First was to create a map with the houses and wells (functioning, nonfunctioning, 1 public, 2 private, 1 stream). The stream well is 6m. and only has water in the wintertime. Some houses farther up have difficulty getting water. For drinking, they come to the well near the school.
One of the wells doesn’t have sufficient water for 8 months of the year, and the other well is dry for 3-4 months. When these wells dry up, members of the community must go to P____, a 30 minute walk on average.
When asked how many baldes they use daily, they answered 6-7 each on average for 19 houses. Uses for the water include animals, cooking and drinking. They go to the stream with cattle and horses, though chickens and pigs get their water from the well.
Most houses don’t have gardens for tomatoes, etc. because it would take too much water.
Chlorine – they don’t often use this because they don’t like it, but occasionally it is used (weren’t sure exactly how much). They buy the chlorine in Boaco.
Pump maintenance in the community – monthly tariffs aren’t used for most of the well, but it costs $30 on average to fix the pumps when they break, and everyone chips in for the repair cost.
They have not taken water from P____ this year, though last year was pretty dire.
Payment and support for proposed system – people seemed a lot happier about the idea of a metered system, which would be more equitable for the people with only 2 family members. There would have to be a contract with each individual in the community promising to pay monthly tariffs. There was at the end of the meeting a general vote to support the project. Jaime mentioned reforestation as necessary for the water system, which has a direct impact on water tables. The community recognizes this.

After the N____ reunion, the travel-weary crew dragged itself into Teustepe for lunch. R asked what people at the meeting had laughed about when they mentioned her name. at the end of the meeting, Anna had thanked the group for taking the time to meet with us and to answer questions which might seem strange for them but are unknown to us who have a different lifestyle. She mentioned that R had never seen a rooster until a few days before, which caused people to giggle. We got back to Boaco that evening just in time to see the evening procession of San Domingo’s statue. We decided that copious rum was needed to properly celebrate San Domingo. Anna and I set out on a mission for a bottle of Flor de Cana and our ongoing quest for reggaeton. We thought we had lucked out with a barberia, but alas the barbershop only peddled DVDs. Took our liquor and some papas fritas to our hotel balcony (which overlooked the plaza and the church) where we people-watched and listened to music. A marimba band serenaded our table for a few songs. It turns out that the band is comprised of a father and two of his sons with one additional youth to round out the quartet. After strategizing a little about the following day, I turned in early, knowing that I had to get up at 4am for the conference.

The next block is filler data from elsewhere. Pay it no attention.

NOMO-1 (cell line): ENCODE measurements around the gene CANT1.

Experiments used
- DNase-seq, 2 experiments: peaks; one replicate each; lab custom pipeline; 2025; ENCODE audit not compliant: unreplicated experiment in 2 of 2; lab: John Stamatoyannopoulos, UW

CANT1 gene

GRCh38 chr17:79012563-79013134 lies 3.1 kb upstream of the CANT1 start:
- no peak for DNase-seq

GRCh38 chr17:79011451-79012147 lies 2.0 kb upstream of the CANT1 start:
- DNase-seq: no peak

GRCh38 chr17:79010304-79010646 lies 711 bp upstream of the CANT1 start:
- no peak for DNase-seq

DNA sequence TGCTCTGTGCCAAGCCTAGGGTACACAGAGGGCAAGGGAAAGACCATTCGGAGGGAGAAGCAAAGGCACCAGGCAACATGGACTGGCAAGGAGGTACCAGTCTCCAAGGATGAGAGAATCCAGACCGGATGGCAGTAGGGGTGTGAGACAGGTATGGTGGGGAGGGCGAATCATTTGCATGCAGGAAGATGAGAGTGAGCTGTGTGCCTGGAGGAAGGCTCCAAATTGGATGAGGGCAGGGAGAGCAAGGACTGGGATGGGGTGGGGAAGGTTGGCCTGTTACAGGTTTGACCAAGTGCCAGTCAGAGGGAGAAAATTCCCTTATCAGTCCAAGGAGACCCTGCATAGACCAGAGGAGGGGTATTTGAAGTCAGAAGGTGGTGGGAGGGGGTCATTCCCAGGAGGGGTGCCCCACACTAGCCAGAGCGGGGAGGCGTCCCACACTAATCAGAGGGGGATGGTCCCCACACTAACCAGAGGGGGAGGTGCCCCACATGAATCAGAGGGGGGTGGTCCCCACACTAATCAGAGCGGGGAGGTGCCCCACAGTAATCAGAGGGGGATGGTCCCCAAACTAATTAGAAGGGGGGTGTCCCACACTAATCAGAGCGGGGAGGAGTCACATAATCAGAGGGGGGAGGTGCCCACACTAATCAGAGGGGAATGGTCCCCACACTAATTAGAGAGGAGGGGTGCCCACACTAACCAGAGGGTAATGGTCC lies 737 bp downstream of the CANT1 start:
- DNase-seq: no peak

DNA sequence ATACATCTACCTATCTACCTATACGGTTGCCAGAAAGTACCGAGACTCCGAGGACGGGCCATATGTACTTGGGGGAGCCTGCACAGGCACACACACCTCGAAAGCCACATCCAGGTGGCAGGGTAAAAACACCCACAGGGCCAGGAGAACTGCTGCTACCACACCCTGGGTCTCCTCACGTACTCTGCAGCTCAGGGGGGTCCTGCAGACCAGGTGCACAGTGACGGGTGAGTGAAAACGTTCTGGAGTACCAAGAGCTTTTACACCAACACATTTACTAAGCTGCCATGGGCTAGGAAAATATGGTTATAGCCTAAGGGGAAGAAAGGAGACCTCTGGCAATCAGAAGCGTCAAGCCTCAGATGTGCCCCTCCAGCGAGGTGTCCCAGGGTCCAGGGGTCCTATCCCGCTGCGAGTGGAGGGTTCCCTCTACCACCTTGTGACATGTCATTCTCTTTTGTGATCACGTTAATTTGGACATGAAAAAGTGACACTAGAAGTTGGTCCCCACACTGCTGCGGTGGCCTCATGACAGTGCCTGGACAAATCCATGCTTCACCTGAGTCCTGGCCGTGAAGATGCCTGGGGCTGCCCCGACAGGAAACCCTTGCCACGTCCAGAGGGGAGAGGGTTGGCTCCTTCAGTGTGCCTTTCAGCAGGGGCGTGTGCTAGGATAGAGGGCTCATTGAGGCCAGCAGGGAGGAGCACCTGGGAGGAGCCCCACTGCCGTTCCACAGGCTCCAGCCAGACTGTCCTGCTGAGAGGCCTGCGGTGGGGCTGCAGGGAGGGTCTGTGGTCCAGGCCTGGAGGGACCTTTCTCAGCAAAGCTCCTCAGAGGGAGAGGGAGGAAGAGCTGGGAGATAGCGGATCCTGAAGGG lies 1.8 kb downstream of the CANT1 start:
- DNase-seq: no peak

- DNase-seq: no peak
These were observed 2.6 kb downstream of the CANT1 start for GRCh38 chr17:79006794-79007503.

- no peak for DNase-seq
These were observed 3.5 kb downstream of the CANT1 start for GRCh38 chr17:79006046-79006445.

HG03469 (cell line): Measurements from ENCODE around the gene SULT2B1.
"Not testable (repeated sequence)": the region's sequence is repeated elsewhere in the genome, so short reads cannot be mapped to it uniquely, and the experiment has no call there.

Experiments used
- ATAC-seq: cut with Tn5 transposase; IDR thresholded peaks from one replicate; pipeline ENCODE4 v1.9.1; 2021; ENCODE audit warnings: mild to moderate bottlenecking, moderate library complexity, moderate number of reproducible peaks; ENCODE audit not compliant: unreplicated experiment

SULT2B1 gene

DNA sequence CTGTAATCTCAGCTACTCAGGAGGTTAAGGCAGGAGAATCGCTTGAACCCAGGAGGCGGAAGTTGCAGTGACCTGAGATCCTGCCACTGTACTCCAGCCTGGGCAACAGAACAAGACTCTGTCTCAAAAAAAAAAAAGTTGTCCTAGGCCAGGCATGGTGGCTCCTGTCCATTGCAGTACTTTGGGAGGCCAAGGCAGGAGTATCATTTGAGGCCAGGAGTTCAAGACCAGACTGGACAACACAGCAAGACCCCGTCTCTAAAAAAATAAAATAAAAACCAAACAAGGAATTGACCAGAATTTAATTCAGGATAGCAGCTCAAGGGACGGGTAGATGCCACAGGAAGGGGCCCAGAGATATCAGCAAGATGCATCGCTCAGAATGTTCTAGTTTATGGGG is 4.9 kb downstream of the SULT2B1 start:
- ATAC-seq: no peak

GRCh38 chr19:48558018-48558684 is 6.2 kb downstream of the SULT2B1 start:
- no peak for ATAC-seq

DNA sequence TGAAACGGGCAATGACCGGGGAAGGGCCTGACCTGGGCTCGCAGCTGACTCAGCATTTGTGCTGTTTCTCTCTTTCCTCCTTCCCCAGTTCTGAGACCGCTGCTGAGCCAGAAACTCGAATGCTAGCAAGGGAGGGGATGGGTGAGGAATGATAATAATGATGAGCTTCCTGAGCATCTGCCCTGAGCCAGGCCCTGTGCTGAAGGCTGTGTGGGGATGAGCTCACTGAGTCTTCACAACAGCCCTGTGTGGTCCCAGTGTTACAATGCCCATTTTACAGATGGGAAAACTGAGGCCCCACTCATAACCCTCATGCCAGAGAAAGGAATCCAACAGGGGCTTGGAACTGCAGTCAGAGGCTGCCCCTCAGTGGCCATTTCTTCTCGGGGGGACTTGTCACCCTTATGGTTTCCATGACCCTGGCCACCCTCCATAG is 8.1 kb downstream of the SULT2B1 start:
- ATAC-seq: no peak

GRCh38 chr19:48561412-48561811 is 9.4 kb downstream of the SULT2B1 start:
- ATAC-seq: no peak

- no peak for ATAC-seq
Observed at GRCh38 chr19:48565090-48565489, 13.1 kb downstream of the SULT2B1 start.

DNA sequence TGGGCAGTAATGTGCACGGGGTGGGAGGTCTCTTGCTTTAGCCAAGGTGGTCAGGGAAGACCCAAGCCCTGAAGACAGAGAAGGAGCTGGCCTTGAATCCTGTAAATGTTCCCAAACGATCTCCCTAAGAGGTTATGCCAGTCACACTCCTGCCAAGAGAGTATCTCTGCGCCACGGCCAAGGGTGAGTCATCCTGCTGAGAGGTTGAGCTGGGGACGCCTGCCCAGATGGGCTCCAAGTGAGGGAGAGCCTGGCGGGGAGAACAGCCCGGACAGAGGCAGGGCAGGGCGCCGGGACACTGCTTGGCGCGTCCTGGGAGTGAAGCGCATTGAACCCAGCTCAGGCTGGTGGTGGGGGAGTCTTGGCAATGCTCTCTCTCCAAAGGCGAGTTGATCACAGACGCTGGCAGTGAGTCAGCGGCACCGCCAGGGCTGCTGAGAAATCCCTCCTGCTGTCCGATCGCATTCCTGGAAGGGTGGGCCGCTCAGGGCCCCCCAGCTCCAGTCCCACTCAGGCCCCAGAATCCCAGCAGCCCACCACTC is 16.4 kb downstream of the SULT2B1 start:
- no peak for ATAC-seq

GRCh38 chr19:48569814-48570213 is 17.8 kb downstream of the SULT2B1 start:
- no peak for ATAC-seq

12 July 2007

Nicaragua: San Jose, Bramadero, Potreritos, Bramadero, Boaco

12 julio San Jose, Bramadero, Potreritos, Bramadero, Boaco
Woke up to our final breakfast with Nonnie, our hostess. R divulged that she had been rained on the previous two nights and hadn’t peeped a word. She also had never seen a rooster before this trip. What a great sport! Piled in the car, and off we went to Bramadero. Jaime said that CCM, another organization, has had volunteers in this area previously. One married a Nicaraguan recently. AsoFenix is working with CCM to possibly have volunteers for the next few years, for water, agriculture, etc. this is part of an ongoing exchange program.
There are two private wells in Bramadero that are apparently just for the farms there. Nine houses are closer to the well designate for the solar pump system, and a number more are farther above. They are using nim trees as natural pesticides (thought we saw more traditional “insecticide packs” in use nearby). When originally asked by H why they use the rubber boots they do, and they replied that the boots are resilient to the insecticides, last up to 4 months and are cheaper than others.
Along the road, we passed by a manual pump created by ENACAL and UNICEF that is dry part of the year. A house boasted a water catchment system behind it, a system that was replicated in a handful of other homes, used primarily for bathing and cleaning. A 32 m. well was covered over, a manual pump that went dry several years before. This is not an uncommon sight in this community. Next to the dry well was a washing stone. A dry 16m. well about 20 m. away from the first. We also passed a number of solar cookers. Main crops in the area: maize and beans.
We spoke to a 26-year old woman named Mercedes holding her daughter, Jaquita. When asked about whether she heard about the pump, she said she had heard that a new pump had been drilled. She said that it was unfair that some people had more water than others. she agreed that there was a difference in the frequency of illness between those with the private wells and those without. With the rain, however, there is less incidence of diarrhea and less need to go to the well for washing water. Mercedes’ mother came by and also mentioned how wonderful it was to have rain. “Gracias a Dios ahora hay mas lluvia” and “Agua es vivo” were two quotes from her.